The Sophisticated Beggar
Album available as:-
Re-issue of Strike JHL105
My first record, 'Sophisticated Beggar', was nothing short of a wild journey into deepest space. I had only just booted a very troubled childhood into touch, when suddenly, DING!, I was making a record. To say that I was overjoyed with the progress at the time would be a colossal understatement.
I was invited to do so by a friend of a friend who had a primitive but well organized set up in an outhouse in the garden. I ran wild and Pierre Tubbs and I made a good record. There are many enjoyable tracks and in it's own little way 'Sophisticated Beggar' was a microcosm of much that was to follow.
I still hear many of the songs being called for during performances! Unfortunately however, they have been superseded by bolder efforts which I tend to favor more in a performance. Nevertheless, I'm still proud of my first record.
- Roy Harper
Recorded under primitive circumstances and not distributed well on initial release, Harper's debut proves that the definitive cult folk-rock singer's idiosyncratic weirdness was firmly in place from the start. Mostly but not wholly acoustic, there are lingering similarities to Donovan and Bert Jansch, as well as a light similarity to Al Stewart on occasion. But Harper's scrambled lyricism is already his own, as is his peculiar melismatic phrasing. Those two traits combine to give the impression of a singer-song writing dyslexic, not able or willing to write words that are easily digested and apparently unsequenced in any linear fashion. That isn't the most appetizing recipe, but it's leavened by fairly attractive British folk melodies and very accomplished guitar work (the liner notes infer that John Renbourn and Ritchie Blackmore helped out). Although this is largely acoustic, electric guitar and backing are used from time to time, as well as reverb and backwards effects that give it a dated charm. Certainly the most uncharacteristic arrangement is "Committed," a crunching, ominous rock tune whose first-person account of madness recalls Syd Barrett's most distraught work (and is if anything more distraught than Barrett's loony tunes). And speaking of Pink Floyd, "October 12th" makes you wonder if Harper's influence didn't find its way into the post-Syd Floyd on tunes like "Grantchester Meadows."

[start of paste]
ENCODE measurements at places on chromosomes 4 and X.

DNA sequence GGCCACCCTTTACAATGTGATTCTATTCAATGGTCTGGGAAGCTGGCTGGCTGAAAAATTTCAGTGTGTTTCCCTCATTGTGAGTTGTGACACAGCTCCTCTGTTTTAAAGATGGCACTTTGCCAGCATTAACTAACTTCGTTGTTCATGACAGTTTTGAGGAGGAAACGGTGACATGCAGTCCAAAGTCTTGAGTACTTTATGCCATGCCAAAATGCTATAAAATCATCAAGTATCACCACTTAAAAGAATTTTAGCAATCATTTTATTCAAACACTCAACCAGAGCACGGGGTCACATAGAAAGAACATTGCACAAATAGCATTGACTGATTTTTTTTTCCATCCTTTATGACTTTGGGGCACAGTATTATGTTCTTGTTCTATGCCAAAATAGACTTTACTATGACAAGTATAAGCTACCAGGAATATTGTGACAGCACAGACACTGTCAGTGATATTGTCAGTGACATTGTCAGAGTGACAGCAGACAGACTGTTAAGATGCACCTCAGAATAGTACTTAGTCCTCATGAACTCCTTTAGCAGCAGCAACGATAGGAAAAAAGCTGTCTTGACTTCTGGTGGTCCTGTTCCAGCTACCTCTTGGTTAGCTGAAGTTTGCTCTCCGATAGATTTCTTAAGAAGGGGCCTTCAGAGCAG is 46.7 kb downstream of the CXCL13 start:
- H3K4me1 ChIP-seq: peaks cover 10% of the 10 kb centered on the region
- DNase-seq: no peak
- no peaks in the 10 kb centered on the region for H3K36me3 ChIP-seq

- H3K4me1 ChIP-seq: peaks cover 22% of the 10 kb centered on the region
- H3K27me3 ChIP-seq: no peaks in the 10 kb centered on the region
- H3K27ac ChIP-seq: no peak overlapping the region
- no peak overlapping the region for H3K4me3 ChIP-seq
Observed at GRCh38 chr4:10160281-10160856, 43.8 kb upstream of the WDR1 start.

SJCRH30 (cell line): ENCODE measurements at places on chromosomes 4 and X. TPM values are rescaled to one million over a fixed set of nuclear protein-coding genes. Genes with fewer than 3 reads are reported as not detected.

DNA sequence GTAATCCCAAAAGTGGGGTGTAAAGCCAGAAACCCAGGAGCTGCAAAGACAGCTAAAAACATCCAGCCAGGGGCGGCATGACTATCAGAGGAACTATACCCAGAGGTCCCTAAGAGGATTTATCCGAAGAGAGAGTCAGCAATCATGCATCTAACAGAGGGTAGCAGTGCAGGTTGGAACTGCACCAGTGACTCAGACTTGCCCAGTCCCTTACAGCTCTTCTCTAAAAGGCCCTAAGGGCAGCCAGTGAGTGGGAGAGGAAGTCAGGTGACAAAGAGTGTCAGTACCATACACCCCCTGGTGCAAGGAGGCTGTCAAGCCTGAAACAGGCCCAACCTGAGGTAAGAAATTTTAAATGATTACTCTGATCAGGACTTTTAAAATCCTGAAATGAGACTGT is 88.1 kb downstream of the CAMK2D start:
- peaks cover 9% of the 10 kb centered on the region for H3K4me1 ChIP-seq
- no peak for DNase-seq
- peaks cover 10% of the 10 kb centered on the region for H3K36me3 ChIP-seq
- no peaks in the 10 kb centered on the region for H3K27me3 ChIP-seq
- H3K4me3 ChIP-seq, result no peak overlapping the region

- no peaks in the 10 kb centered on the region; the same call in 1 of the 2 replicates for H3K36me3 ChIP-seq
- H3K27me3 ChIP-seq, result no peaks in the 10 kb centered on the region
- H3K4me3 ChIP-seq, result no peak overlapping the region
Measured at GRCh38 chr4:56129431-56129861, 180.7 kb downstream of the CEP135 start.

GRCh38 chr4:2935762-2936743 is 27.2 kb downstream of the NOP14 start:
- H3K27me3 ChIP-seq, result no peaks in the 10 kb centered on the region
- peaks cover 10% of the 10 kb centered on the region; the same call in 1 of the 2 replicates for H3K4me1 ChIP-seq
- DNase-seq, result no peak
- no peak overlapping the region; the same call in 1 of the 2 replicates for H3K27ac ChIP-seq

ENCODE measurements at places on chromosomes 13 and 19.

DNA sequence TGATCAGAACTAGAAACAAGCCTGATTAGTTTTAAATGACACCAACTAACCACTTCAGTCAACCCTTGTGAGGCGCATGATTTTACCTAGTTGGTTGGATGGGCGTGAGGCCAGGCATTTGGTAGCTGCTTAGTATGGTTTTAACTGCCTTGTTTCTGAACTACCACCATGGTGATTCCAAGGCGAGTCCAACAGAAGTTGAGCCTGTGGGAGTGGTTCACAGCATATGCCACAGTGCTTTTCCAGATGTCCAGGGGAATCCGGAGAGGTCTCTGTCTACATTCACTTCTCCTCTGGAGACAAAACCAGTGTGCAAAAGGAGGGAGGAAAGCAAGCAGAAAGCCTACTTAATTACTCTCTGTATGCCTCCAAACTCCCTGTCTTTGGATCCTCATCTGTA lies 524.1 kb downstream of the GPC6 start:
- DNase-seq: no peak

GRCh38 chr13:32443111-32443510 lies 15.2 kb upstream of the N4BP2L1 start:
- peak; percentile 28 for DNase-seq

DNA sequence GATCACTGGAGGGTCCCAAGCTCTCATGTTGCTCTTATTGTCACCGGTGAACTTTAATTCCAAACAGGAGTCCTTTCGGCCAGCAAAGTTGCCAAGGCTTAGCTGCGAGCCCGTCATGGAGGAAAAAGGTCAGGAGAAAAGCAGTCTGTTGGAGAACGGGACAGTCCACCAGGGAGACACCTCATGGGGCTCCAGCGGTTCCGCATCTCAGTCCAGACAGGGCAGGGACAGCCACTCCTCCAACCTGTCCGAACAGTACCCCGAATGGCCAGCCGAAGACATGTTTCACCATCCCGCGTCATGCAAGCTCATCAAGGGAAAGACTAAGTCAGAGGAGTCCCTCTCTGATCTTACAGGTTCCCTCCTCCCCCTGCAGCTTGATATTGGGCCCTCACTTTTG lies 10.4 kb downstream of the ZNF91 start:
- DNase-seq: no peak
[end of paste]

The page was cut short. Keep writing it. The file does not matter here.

- Richie Unterberger. Copyright (c) AMG. All Rights Reserved.
China Girl (Harper)